The draft SRLUPs proposed a gateway process whereby mining and CSG projects within 2km of land identified as strategic agricultural land would be assessed by an independent panel (comprised of experts in fields such as agricultural science, water, economics and mining) to determine the effect of the project on important agricultural land and resources. A development application in respect of a proposed project would not be able to be lodged and considered until the project had been assessed by the panel against various criteria and given a Gateway Certificate. A Gateway Certificate could be issued unconditionally or conditioned to address the panel’s concerns in respect of the potential impacts of the project on agricultural land and water.
The main criticism directed at the plans by farmers and environmentalists was that they didn’t go far enough to protect important agricultural land and industry; miners on the other hand complained that the reforms only worked to add cost and uncertainty to what is considered an already cumbersome and overly regulated scheme in NSW.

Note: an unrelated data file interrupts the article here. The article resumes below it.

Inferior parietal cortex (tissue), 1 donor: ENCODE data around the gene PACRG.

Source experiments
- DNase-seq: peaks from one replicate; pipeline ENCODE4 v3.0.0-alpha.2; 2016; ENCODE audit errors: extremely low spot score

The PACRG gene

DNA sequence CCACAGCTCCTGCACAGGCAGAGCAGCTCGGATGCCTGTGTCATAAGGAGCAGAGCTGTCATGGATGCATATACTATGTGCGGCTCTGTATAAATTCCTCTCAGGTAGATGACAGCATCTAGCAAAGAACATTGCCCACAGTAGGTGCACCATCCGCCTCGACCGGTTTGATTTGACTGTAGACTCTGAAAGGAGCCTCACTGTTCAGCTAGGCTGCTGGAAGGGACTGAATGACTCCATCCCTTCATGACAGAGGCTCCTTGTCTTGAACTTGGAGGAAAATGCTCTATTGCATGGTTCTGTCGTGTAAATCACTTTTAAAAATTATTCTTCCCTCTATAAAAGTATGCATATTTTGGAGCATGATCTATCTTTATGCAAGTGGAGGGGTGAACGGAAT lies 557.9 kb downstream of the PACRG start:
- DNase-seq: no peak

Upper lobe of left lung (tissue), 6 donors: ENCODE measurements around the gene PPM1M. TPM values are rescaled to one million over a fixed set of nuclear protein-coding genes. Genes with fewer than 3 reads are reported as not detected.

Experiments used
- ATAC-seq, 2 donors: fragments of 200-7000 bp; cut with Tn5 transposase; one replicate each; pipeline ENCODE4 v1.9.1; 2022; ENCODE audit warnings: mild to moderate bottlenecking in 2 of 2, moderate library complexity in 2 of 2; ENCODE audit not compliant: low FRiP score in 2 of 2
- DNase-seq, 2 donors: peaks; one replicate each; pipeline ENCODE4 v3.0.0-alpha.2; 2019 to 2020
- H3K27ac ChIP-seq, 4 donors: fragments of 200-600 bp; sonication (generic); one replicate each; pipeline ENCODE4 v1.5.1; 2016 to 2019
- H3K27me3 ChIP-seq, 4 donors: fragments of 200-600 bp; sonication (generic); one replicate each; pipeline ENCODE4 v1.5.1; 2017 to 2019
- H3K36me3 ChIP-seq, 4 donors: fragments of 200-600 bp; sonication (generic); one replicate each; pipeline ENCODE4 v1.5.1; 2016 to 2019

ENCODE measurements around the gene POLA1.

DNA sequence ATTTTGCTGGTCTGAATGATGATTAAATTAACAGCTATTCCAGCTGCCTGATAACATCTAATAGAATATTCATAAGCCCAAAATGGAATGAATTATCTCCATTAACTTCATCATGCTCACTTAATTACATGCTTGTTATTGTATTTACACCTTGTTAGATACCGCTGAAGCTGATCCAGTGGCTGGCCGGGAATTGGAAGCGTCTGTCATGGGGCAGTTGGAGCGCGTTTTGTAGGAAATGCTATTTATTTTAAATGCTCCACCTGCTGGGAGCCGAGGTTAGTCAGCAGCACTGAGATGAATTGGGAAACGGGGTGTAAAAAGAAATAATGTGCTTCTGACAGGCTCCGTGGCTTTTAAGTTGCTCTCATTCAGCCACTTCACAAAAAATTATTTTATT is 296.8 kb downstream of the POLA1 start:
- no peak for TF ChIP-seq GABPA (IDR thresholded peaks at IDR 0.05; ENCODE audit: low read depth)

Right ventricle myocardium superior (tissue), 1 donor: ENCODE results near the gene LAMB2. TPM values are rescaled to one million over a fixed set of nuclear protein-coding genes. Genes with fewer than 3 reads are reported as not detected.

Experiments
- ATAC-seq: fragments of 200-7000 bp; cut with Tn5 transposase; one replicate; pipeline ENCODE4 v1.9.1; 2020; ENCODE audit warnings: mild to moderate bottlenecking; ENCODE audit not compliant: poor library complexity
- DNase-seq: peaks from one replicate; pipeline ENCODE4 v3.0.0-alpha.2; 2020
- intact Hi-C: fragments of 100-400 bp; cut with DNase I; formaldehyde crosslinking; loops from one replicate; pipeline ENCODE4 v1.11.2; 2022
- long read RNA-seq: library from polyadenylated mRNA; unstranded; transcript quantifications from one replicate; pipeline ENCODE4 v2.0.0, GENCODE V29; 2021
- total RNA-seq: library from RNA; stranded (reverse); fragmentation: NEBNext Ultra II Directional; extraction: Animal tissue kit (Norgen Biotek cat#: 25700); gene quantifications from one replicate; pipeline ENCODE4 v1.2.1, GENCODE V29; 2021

Following relatively extensive consultation by the NSW Government on the draft plans, the following key changes have been made in the plans released yesterday:
Projects for which Director General’s requirements have been issued will not be required to obtain a Gateway Certificate. However, these projects will still be subject to an assessment of potential agricultural impacts at the DA stage through:
Work on SRLUPs for the Central West and Southern Highlands has commenced with SRULPs for Murrumbidgee, Alpine and Western regions to follow.